On Saturday, I met up with Andrea after she made an emergency Boston Shaker store delivery for a bar in Boston. We then decided to go to Drink after hearing that bartender Sam Treadway would be leaving Drink shortly, and we wanted to sneak in one last evening with him. Luckily, we were able to score a pair of seats at Sam's section and he filled us in on the news. Miami's John Lermayer, who helped set up the Woodward's bar here in Boston, was likewise hired by a hotel in Hawaii to develop their drink program. John insisted that he could bring along a manager to be on site to keep the program going after he returned to Florida. Thus, Sam got made an offer he could not refuse despite it requiring him to depart only two weeks later. In the meanwhile, Sam has been working on drinks for the menu including a muddled red bell pepper-cachaça tall drink that he made for Andrea.
One of the drinks Sam made for me was based off of the Sicilian Sour that he had in Paris, and I kept the name for his creation. While the Sicilian aspect referred to the Averna amaro, the other liqueur in the drink originated from a different part of Italy. This liqueur was a product from Galliano but not the classic vanilla-flavored yellow one; it was their new espresso-flavored liqueur in the same iconic tall and slender-shaped bottle. I would place Galliano's Ristretto closer in taste to Heering or Luxardo's offerings rather than Kahlua.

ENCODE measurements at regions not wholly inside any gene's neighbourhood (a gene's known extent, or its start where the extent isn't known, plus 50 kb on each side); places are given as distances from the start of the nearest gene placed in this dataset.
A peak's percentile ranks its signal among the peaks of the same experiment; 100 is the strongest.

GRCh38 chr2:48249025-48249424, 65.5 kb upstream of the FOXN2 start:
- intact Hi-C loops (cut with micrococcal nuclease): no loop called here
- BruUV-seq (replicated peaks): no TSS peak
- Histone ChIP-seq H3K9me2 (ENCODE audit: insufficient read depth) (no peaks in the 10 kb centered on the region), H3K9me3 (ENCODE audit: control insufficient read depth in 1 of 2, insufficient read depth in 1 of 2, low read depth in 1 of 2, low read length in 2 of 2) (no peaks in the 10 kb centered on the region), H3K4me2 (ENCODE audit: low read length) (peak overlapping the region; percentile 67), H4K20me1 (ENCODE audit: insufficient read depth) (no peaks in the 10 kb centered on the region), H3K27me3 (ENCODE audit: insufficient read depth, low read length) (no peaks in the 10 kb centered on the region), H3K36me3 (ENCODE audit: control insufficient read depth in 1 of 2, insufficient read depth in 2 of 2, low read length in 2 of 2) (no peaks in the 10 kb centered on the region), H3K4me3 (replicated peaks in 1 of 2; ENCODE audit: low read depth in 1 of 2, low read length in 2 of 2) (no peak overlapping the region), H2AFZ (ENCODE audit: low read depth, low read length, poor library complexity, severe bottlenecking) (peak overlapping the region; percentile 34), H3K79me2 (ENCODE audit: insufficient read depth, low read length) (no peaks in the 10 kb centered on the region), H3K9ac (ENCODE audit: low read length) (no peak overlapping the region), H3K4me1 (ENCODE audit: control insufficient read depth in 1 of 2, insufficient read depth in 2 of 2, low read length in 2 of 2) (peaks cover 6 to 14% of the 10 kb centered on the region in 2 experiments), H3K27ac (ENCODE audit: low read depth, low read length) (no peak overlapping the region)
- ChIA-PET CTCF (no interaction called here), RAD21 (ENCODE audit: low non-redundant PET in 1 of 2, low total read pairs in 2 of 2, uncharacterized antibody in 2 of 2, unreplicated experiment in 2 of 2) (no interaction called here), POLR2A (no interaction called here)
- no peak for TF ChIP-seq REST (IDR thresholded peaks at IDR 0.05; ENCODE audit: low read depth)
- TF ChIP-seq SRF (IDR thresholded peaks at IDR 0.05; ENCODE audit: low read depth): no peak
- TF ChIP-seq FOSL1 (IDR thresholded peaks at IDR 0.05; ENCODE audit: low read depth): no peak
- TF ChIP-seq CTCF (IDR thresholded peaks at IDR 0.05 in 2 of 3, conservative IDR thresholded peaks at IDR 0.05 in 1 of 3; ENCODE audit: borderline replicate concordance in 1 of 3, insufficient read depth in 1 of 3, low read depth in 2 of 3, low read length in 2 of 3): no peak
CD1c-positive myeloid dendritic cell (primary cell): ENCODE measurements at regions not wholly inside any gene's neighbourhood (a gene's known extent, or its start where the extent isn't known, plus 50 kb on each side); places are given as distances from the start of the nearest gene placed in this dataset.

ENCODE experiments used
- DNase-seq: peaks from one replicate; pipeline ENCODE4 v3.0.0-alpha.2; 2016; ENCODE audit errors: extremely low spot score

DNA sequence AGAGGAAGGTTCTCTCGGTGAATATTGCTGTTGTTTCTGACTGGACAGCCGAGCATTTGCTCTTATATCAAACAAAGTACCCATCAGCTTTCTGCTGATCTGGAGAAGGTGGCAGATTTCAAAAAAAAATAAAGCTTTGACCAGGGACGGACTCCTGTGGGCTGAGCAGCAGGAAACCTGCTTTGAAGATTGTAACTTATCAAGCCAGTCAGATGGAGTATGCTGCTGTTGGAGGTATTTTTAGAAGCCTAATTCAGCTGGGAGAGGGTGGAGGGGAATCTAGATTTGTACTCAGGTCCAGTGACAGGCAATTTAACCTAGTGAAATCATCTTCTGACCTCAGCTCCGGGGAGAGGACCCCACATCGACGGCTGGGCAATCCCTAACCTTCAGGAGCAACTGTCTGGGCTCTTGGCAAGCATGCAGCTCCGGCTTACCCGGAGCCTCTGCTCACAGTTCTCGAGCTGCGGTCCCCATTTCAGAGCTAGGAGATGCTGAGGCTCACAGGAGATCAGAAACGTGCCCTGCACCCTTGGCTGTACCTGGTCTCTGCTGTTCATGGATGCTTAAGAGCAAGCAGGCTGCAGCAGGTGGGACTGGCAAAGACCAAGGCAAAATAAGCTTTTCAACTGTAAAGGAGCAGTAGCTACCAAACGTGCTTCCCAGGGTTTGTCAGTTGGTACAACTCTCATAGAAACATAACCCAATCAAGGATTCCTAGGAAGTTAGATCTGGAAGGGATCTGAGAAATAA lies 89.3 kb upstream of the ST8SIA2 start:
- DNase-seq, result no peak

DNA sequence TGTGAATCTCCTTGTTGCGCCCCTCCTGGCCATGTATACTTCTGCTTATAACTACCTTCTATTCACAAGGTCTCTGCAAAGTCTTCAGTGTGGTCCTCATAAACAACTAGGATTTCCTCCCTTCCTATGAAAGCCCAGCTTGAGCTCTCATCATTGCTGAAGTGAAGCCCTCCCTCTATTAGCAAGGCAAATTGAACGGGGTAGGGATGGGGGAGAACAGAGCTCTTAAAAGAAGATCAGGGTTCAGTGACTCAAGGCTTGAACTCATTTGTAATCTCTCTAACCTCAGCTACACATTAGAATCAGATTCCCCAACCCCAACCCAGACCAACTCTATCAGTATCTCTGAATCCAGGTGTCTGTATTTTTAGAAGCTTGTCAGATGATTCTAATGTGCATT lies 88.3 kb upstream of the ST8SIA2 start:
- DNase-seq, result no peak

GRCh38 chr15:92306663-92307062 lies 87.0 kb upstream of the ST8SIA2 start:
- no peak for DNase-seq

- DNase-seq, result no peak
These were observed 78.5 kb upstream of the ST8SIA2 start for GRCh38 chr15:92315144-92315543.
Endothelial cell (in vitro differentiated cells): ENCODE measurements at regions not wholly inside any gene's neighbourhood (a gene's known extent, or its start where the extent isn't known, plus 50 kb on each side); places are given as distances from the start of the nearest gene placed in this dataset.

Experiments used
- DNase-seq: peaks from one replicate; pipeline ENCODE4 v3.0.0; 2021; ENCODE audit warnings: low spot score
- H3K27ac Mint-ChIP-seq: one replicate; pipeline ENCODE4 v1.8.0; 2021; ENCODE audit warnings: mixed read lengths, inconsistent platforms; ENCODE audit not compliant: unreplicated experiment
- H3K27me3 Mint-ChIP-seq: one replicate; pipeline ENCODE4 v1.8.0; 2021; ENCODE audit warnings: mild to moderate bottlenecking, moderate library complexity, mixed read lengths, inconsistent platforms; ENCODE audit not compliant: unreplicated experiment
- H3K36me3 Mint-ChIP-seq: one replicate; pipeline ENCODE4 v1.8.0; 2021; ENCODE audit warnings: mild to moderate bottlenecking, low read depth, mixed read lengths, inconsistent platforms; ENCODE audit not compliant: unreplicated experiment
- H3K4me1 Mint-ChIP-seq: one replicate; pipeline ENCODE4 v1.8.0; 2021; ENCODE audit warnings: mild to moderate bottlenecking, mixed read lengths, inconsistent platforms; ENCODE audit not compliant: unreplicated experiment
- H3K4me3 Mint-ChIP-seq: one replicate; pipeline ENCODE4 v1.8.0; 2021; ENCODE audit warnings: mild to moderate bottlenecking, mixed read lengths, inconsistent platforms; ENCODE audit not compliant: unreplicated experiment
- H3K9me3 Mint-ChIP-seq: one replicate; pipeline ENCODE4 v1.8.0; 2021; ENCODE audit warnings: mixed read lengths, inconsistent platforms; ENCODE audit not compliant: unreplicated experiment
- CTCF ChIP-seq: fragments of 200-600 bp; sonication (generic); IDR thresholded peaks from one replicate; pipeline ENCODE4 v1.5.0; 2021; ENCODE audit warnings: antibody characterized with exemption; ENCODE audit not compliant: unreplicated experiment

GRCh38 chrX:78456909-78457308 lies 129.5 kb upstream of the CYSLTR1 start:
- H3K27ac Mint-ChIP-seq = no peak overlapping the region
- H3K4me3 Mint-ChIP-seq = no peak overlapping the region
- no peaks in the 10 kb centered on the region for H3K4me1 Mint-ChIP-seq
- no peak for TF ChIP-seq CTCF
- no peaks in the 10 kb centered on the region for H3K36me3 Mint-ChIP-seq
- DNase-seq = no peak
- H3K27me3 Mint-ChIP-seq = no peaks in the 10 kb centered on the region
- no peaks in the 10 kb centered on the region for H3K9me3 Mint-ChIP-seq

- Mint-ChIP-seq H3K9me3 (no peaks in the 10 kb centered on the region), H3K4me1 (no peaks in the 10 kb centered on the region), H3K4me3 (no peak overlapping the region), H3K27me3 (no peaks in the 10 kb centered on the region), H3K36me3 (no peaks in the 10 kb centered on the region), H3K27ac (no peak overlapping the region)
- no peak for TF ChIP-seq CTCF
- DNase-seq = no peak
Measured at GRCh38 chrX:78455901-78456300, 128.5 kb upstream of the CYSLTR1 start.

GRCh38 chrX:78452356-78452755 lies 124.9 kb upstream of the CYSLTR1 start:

The Sicilian Sour started with a rye and coffee aroma. The whiskey's malt and the lemon juice filled the sip, and the swallow was dominated by coffee and Averna bitter notes. The egg white did an excellent job in smoothing out these rough and bitter elements into a rather polished and easy drinking cocktail. The Sicilian Sour reminded me a bit of the Orinoco that I had at No. 9 Park which also paired rye with espresso flavors.

emma goldman

2 oz Bols Genever
3/4 oz St. Germain
3/4 oz Carpano Antica Sweet Vermouth
2 dash Angostura Bitters

Stir with ice and strain into a rocks glass. Garnish with an orange twist.
Last Thursday, Andrea and I went down to the Franklin Southie for the Women's Equality Day celebration. Ninety years ago, the 19th Amendment was passed and women were officially allowed to vote, and last week LUPEC Boston decided to celebrate this occasion with cocktails and punches sponsored by Bols Genever and St. Germain. It was rather hard to pick a drink off of their menu since they all seem so delightful; therefore, I chose by name. I selected the Emma Goldman cocktail for it paid homage to one of my favorite anarchists. During her activism, Emma had been arrested for everything from distributing information about birth control to empowering the unemployed. She is often remembered for the quote, "If I can't dance, I don't want to be in your revolution." While Emma may never have said or written that, it does sum up her goal to give all people the "right to beautiful, radiant things." Indeed, LUPEC Boston tried to symbolically honor that right by creating this cocktail with her namesake.